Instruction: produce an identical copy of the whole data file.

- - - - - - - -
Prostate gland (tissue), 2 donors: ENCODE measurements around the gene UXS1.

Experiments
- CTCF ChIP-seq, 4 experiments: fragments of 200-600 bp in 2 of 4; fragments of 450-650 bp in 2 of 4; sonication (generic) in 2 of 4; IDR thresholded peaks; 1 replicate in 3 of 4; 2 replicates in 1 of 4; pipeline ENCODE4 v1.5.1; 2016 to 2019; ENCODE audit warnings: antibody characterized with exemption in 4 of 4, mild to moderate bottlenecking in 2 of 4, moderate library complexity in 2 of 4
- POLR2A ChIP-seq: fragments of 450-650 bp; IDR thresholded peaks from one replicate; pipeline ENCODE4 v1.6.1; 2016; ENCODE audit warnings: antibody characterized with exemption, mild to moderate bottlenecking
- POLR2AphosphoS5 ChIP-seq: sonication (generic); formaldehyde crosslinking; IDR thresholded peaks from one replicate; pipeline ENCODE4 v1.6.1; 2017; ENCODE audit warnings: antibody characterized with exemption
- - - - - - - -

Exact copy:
Prostate gland (tissue), 2 donors: ENCODE measurements around the gene UXS1.

Experiments
- CTCF ChIP-seq, 4 experiments: fragments of 200-600 bp in 2 of 4; fragments of 450-650 bp in 2 of 4; sonication (generic) in 2 of 4; IDR thresholded peaks; 1 replicate in 3 of 4; 2 replicates in 1 of 4; pipeline ENCODE4 v1.5.1; 2016 to 2019; ENCODE audit warnings: antibody characterized with exemption in 4 of 4, mild to moderate bottlenecking in 2 of 4, moderate library complexity in 2 of 4
- POLR2A ChIP-seq: fragments of 450-650 bp; IDR thresholded peaks from one replicate; pipeline ENCODE4 v1.6.1; 2016; ENCODE audit warnings: antibody characterized with exemption, mild to moderate bottlenecking
- POLR2AphosphoS5 ChIP-seq: sonication (generic); formaldehyde crosslinking; IDR thresholded peaks from one replicate; pipeline ENCODE4 v1.6.1; 2017; ENCODE audit warnings: antibody characterized with exemption